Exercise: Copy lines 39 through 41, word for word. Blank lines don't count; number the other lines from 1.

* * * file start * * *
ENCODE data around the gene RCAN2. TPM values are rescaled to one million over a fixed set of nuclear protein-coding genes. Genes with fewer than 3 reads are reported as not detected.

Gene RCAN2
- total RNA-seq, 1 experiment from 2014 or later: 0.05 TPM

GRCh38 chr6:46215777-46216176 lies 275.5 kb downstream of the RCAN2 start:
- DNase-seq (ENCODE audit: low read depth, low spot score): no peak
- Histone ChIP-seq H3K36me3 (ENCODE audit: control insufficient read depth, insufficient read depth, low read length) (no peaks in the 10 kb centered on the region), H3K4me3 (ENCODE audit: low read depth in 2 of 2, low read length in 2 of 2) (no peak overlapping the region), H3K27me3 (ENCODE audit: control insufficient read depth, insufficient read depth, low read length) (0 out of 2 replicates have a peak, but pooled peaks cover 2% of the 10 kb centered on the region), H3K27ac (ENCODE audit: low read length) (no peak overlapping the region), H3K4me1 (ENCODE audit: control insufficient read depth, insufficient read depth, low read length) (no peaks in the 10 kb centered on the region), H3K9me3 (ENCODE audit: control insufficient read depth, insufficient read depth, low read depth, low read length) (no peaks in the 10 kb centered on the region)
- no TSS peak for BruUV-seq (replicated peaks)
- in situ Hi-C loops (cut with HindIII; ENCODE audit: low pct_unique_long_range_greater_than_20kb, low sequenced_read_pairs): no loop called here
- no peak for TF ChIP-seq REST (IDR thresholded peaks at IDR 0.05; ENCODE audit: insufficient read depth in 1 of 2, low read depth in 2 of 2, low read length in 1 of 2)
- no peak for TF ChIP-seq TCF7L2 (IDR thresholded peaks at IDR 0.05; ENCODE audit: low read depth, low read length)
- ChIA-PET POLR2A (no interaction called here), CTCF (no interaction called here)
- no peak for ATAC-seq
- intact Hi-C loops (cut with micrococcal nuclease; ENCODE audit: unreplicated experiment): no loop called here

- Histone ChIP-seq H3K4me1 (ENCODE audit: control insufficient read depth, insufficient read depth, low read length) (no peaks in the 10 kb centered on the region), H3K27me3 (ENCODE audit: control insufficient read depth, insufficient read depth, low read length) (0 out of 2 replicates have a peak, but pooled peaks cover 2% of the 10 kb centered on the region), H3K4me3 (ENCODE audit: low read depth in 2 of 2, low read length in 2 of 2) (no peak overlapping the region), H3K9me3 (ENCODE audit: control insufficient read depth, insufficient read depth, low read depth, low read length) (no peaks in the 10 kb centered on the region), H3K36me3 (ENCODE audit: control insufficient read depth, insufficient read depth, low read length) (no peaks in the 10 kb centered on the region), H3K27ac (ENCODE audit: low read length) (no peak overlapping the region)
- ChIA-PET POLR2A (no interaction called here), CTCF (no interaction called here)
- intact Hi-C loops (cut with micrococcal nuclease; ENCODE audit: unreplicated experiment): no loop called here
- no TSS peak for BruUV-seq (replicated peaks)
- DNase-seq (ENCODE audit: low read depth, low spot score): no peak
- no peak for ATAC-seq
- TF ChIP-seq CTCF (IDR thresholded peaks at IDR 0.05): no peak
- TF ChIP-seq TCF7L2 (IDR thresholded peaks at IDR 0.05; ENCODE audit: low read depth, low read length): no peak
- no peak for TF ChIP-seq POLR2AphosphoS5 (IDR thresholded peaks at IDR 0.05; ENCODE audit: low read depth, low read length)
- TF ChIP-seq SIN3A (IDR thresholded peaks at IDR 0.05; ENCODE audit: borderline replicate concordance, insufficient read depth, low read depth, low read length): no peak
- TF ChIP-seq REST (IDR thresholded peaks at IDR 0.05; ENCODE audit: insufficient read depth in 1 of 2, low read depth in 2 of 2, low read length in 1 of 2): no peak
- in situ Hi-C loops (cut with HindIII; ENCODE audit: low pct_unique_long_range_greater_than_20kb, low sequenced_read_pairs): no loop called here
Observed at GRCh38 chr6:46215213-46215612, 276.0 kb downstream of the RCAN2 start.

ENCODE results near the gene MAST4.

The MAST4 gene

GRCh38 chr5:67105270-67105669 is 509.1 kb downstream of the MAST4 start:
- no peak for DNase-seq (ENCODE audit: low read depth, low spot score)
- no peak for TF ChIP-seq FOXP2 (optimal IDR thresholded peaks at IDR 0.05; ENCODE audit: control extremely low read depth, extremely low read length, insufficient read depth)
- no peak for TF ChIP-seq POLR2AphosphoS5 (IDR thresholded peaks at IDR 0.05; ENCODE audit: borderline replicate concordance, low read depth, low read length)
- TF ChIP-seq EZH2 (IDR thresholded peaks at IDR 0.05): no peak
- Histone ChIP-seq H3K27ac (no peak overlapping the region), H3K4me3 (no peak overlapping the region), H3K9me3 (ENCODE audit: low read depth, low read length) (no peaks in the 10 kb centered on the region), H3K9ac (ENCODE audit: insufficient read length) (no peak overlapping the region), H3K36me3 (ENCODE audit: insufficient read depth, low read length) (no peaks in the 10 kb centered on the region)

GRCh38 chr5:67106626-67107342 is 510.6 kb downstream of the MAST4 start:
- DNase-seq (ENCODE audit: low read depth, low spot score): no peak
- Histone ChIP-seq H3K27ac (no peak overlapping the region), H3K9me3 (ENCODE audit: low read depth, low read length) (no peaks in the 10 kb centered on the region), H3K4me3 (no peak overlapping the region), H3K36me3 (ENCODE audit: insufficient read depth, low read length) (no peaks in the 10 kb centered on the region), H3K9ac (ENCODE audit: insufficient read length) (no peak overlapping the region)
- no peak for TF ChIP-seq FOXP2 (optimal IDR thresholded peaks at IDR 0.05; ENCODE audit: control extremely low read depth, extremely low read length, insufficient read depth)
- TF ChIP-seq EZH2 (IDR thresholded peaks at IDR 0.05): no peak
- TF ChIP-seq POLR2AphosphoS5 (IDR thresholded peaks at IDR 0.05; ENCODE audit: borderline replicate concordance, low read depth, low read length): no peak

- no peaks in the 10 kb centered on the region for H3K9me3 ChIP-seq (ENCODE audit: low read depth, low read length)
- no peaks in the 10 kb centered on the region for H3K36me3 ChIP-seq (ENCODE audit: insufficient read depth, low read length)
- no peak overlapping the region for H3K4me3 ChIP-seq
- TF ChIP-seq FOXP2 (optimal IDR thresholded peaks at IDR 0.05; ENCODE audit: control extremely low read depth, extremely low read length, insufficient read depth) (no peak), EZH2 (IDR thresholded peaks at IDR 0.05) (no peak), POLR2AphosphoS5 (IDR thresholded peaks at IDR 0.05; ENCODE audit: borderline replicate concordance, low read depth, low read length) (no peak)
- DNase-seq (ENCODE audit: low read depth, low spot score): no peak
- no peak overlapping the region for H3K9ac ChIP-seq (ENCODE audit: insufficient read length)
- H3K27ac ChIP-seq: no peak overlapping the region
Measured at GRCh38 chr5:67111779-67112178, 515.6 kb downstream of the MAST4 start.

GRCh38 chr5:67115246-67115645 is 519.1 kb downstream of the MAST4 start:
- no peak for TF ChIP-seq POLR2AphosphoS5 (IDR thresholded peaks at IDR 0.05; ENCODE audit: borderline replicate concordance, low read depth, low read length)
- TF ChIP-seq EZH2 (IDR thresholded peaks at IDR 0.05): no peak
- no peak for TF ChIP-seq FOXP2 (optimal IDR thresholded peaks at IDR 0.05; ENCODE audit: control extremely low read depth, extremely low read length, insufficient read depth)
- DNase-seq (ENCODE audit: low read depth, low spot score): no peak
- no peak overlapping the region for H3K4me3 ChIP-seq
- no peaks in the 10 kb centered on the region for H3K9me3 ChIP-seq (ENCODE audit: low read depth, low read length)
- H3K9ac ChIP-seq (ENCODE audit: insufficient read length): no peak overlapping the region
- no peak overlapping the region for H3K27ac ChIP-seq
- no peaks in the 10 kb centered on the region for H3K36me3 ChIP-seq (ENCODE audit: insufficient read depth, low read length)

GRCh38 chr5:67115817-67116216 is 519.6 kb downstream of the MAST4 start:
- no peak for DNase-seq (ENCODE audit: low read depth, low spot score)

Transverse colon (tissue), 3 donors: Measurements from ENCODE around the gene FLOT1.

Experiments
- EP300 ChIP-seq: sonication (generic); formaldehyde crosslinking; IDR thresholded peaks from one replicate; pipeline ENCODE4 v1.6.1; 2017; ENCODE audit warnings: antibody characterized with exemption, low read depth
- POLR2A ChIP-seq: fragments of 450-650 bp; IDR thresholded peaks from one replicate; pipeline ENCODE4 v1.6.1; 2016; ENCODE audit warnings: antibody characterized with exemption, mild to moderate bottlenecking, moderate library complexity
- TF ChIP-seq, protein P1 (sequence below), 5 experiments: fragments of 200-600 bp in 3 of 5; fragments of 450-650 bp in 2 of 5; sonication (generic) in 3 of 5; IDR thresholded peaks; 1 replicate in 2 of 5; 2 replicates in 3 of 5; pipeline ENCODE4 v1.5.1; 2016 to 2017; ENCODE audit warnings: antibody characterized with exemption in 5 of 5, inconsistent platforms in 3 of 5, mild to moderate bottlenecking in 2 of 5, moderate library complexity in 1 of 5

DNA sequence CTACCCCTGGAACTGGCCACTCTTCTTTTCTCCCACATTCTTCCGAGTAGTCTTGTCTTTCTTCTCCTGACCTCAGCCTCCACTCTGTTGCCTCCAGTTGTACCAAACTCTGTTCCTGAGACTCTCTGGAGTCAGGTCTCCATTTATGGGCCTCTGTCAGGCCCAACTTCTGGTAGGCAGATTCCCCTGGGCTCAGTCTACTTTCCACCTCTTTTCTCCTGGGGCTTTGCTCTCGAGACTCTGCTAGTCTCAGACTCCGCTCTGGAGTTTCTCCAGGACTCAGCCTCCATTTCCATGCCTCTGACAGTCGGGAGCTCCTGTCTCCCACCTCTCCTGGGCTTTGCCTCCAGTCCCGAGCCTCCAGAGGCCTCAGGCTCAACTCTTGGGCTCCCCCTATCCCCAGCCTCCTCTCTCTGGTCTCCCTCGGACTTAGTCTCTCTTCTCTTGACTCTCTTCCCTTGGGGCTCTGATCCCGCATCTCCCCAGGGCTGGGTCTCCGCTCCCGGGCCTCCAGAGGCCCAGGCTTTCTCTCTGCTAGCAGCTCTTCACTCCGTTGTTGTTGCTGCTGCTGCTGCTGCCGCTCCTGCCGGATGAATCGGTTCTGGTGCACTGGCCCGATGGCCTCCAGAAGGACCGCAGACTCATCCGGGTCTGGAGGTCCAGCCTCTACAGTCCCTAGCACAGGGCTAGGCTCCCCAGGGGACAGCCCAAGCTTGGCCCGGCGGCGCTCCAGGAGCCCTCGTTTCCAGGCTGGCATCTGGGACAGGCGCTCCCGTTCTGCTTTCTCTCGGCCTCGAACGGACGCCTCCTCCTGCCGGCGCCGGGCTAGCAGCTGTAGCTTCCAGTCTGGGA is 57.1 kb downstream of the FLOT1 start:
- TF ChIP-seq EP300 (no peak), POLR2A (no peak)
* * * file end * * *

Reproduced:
- TF ChIP-seq EZH2 (IDR thresholded peaks at IDR 0.05): no peak
- TF ChIP-seq POLR2AphosphoS5 (IDR thresholded peaks at IDR 0.05; ENCODE audit: borderline replicate concordance, low read depth, low read length): no peak

- no peaks in the 10 kb centered on the region for H3K9me3 ChIP-seq (ENCODE audit: low read depth, low read length)